51:14 - No recipes
50:14 - Royal Puddings - all processed ingredients for these once-a- year treats
49:14 - Grape Fool - no convenience products used
48:14 - Bought biscuits, chocolate
47:14 - Easiest Christmas Biscuits - sprinkles - can colour sugar to MOO
46:14 - Christmas treats -no convenience products used
45:14 - Silverbeet Casserole - no convenience ingredients used
44:14 - Frozen pastry used, can use Elaine's Easy Pastry
43:14 - Corn Fritters, no convenience products used
42:14 - No convenience products used
41:14 - Uses Singapore noodles, otherwise no convenience products used
40:14 - No convenience products used
39:14 - No On the Menu section in this newsletter
38:14 - No convenience products used
37:14 - Uses cream cheese
36:14 - No convenience ingredients used.
35:14 - Uses refried beans or baked beans.
34:14 - Chicken Cordon Bleu - canned mushroom soup. Can be bought on sale for 89c or MOOed.
33:14 - Lemon Ginger slice - no convenience ingredients used.
32:14 - Wendy's Honey Mustard Chicken - no convenience ingredients used.
31:14 - Fish Tacos - taco shells.
30:14 - Quick Beef Stroganoff- can of mushroom soup used - and explained how to replace with a MOO substitute.
27:14 - Colleen's Sausage Casserole - uses 1 pkt French onion soup mix, this could be the MOO equivalent.
26:14 - Mum's Spaghetti & Meatballs - uses 1 jar pasta sauce - this can be bought or homemade.
25:14 - Hot chocolate & marshmallows - there is no MOO substitute for cocoa or milk powder
24:14 - Yorkshire Meat Pancakes - no convenience ingredients.
23:14 - Chocolate self-saucing pudding - no convenience ingredients used.
22:14 - Bolognese Pasta Bake - no convenience ingredients used.
21:14 - Apple Shortcake - no convenience ingredients used.
20:14 - Slow cooker Porridge - no convenience ingredients used.
19:14 - Cath's Mock Shepherd's Pie - uses 2 convenience ingredients (Nutmeat, dry Cream of Mushroom soup which can be MOOed).
18:14 - Sweet & Spicy Glazed Ham - uses tinned peaches and pineapple.
17:14 - A Jam Session - no convenience products used.
16:14 - Hummingbird Cake -  uses a can of crushed pineapple.
15:14 - Easy Fish Cakes - uses a can of tuna.
14:14 - Chicken with Feta and Tomatoes - uses bought feta.
13:14 - Elephant Ears - uses bought tortillas.
12:14 - Fried Green Tomatoes - no convenience products used.
11:14 - Meatless Meals - baked beans, cream cheese used.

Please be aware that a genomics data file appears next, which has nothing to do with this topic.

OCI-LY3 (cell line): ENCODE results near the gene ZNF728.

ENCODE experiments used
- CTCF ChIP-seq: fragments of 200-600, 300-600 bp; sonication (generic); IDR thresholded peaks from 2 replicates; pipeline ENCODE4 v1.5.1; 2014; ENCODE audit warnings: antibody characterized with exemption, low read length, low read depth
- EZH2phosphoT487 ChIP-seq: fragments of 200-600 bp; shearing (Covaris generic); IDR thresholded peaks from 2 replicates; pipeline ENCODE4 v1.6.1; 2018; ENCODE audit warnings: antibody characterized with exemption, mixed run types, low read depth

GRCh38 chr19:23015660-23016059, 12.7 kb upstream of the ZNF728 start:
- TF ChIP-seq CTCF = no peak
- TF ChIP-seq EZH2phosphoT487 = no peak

10:14 - Chicken Fried Rice - uses frozen corn and peas.
09:14 - Choc Cherry Slice - no convenience products used.
08:14 - Using Your Stockpile - no recipe
07:14 - No Spending Month - no recipe
06:14 - Ice Cream Slice - uses condensed milk which can be MOO, malt biscuits which again could be MOOed, choc coated honeycomb which could be MOOed
05:14 - Cheats Lamingtons - no convenience products used.
04:14 - Slow Roasted Lamb Shoulder, Damper - no convenience products used.
03:14 - Creamy Pasta Salad - uses bought coleslaw dressing.
02:14 - No recipe
01:14 - No recipe

Cheese and Veggie Rolls

Here are my notes about the recipes and their ingredients in these newsletters:

*Refried beans can be MOOed if you prefer over buying them.
*Baked beans can be MOOed if you prefer over buying them. It is not always cheaper to MOO baked beans.
*Cream of Mushroom Soup - can be MOOed however it is not cheaper even if you grow your own mushrooms.
*Taco Shells - can be MOOed but they are time consuming and fiddly.
*Dry French Onion Soup - can be made but it is not cheaper than buying.
*Pasta sauce - can be MOOed but not everyone has access to fresh tomatoes. If they have to buy tomatoes it is then more expensive to make pasta sauce.
*There is no MOO substitute for milk powder.
*Nutmeat - can be homemade. It is a time consuming and fiddly process and is not cheaper than buying the Sanitarium product.
*Dry Cream of Mushroom Soup - can be MOOed but it is not cheaper than buying.
*Tinned fruit - peaches, pineapple - can be canned at home but unless the fruit is free it is not cheaper than buying.
*Tinned Tuna - is cheaper than buying and preparing fresh tuna.
*Feta - can be easily MOOed. Most people would not know how to do this, nor would they have easy access to the ingredients. It is also not cheaper to make your own feta.